Old 10th Nov 2008, 18:12
  #110 (permalink)  
 
Join Date: Oct 2001
Location: UK
Age: 82
Posts: 3,787
Likes: 0
Received 2 Likes on 2 Posts
ManAdaSystem:

Yes, it IS a silly discussion (which you started).

I am unable to determine what sort of aircraft you normally fly because your profile says simply "N/A".

To get it in context, if I saw a seagull coming at me in my PA-28 (which I fly for fun) at 100 feet, I would do everything in my vocabulary to avoid it but if the same seagull came up at me whilst doing my day job at 100 feet, I would have to hope that it got out of the way for no other good reason but its own sense of survival.
JW411 is offline  
Old 10th Nov 2008, 18:15
  #111 (permalink)  
 
Join Date: Jan 2008
Location: Somewhere
Age: 56
Posts: 23
Likes: 0
Received 0 Likes on 0 Posts
Whippersnapper, what the SOP's will tell you, is that the SOP's cannot govern every situation and that in some situation captains discetion will be needed as may a departure from prescibed operating procedures in order to continue safely.

Before, this may get out of hand, lets not forget this chain of events is all presumtuous at this stage, there is no eveidence this was the chain of events, even more so, of what time delay may have been between engines 1 and 2 suffering power losses, to back up the "lets just wait a seond and see what happens" after loss of thrust on eng 1 indications. I can tell you first hand, that in Ryanair, airmanship is not prohibited or sidelined.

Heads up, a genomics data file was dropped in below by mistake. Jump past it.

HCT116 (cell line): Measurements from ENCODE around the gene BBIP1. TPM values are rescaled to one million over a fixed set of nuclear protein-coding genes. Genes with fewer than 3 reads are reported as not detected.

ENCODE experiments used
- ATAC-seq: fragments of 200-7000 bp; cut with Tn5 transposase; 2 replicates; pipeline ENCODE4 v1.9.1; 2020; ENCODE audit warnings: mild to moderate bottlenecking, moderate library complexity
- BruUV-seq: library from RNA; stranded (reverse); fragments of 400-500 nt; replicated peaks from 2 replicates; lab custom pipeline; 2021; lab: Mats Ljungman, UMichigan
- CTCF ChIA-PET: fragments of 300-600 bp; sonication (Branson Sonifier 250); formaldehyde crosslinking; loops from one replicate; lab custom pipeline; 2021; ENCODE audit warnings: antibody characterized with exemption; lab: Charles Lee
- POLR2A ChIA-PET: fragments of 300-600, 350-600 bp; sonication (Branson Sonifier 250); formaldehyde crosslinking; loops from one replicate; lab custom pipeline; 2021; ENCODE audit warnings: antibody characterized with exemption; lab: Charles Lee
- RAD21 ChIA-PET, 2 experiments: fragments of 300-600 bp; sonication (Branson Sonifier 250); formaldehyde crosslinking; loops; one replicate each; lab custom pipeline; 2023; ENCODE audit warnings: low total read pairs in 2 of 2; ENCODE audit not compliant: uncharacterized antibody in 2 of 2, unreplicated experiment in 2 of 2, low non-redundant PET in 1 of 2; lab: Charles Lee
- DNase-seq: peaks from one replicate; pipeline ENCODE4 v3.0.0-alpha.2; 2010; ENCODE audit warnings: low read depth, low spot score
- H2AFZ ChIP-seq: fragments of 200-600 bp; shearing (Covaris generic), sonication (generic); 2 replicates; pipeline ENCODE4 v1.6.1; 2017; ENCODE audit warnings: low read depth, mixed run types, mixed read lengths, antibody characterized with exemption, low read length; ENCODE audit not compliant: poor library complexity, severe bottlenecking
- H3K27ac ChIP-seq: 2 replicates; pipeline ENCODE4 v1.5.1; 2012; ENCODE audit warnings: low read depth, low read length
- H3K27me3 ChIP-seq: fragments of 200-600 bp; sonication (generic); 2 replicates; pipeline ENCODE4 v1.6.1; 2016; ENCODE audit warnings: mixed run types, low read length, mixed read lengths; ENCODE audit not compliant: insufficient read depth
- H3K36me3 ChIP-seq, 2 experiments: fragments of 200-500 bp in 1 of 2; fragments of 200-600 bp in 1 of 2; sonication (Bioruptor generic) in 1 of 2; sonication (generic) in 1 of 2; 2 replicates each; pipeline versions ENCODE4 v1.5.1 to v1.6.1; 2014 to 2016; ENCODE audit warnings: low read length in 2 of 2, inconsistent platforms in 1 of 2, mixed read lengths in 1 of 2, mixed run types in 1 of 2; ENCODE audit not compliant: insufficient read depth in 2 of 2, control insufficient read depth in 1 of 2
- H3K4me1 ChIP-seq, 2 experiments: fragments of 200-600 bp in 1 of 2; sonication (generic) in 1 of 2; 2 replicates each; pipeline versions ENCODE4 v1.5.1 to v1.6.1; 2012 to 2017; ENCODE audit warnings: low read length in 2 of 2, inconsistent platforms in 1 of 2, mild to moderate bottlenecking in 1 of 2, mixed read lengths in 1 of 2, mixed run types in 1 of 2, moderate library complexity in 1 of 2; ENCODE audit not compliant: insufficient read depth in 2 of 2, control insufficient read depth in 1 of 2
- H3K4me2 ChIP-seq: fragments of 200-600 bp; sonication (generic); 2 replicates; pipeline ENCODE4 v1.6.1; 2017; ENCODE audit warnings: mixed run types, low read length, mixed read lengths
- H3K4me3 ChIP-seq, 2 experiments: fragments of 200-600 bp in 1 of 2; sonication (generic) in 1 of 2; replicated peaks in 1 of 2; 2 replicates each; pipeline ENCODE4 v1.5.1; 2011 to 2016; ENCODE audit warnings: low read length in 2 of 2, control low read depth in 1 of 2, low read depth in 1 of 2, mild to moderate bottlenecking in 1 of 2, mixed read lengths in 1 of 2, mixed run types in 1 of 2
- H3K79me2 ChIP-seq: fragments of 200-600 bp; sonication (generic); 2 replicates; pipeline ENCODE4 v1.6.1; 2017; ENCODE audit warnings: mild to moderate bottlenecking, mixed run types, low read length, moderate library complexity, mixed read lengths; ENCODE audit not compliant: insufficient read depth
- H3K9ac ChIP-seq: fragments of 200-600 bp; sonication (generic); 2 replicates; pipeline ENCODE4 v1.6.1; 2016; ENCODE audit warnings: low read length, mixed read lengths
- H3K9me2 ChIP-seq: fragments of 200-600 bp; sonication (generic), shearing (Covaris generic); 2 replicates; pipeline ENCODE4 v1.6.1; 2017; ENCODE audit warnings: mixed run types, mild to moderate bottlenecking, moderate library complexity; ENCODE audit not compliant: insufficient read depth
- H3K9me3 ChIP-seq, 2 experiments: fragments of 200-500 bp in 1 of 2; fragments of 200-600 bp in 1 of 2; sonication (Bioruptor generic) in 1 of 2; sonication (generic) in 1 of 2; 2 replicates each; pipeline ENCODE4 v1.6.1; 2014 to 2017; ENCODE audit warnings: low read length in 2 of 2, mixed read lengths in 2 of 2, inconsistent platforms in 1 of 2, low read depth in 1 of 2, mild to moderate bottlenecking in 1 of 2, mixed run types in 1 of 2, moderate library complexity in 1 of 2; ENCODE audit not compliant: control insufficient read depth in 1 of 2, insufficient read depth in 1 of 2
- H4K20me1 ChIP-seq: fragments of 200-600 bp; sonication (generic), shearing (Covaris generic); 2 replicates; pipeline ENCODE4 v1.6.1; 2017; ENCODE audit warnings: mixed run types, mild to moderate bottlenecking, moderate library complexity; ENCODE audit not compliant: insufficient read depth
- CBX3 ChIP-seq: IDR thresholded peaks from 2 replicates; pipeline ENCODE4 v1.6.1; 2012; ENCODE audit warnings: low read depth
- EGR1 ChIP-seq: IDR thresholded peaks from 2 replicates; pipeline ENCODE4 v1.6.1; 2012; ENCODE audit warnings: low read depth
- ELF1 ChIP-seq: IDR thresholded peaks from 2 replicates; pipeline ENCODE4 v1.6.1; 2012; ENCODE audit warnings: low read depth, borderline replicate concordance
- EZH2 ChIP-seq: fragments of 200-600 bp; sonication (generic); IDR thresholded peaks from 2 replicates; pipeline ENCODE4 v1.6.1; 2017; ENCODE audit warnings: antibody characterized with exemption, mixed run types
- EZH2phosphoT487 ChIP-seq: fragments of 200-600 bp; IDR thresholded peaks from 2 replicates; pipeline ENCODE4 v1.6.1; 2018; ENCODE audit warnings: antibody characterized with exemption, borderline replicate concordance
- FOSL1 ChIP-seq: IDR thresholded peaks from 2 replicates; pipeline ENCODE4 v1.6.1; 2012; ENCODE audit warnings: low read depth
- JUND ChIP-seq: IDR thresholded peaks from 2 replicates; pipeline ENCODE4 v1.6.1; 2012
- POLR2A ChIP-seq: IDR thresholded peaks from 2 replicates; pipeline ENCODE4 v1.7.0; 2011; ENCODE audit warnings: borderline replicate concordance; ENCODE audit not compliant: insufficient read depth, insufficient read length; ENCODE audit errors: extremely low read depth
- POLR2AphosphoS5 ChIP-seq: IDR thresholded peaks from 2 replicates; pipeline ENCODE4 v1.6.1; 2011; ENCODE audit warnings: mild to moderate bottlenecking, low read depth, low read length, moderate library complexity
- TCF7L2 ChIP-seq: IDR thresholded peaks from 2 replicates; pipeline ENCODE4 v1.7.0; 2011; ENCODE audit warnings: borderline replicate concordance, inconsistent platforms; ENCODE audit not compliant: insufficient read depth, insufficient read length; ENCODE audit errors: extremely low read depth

The training is excellent. and very safety orientated.

You cannot however legislate every senario and todays may have been one such.

Now merely for arguments sake if you had just one engine full of birds, and shove the nose down, stick it on the ground and go off the runway, then questions will be asked as to why? it would be by far the least safest course of action

at few hundred'ish feet AGL you don't have time to discuss all the stages of your descision making model.

engine failure engine 1, big yaw'ing moment, speed decreasing.... thats as much time as its taken you to read that statement, that you would have to control the aircraft and make a descision based on split second info(which you will review again later) go-around, suddenly fire bell engine 2, new underpants, new info, new descision, disconnect.

Its so easy sitting here, there but for the grace of God go I.
BottyTotty is offline  
Old 10th Nov 2008, 18:16
  #112 (permalink)  
 
Join Date: Jan 2006
Location: The other London...
Posts: 44
Likes: 0
Received 0 Likes on 0 Posts
B737NG Pilot. It sounds and looks like it was a larger flock of birds, and they might have seen it early enough that they figured avoidance was possible with less than aggressive pitch changes, which in turn might have put them high on the slope. There is a difference between seeing ONE bird last second, and spotting a larger flock ahead by some distance. All speculation of course.
Rubberbiscuit is offline  
Old 10th Nov 2008, 18:25
  #113 (permalink)  
 
Join Date: Feb 2000
Location: asia
Posts: 542
Likes: 0
Received 0 Likes on 0 Posts
Originally Posted by Rainboe
The fuselage would be pressurised at 0.18 psi, or about 100' below airport altitude, so overriding it is possible.
Not a pilot, but strugling to understand the pressure bit. I would have expected the fuselage to be above airport altitude, not below it.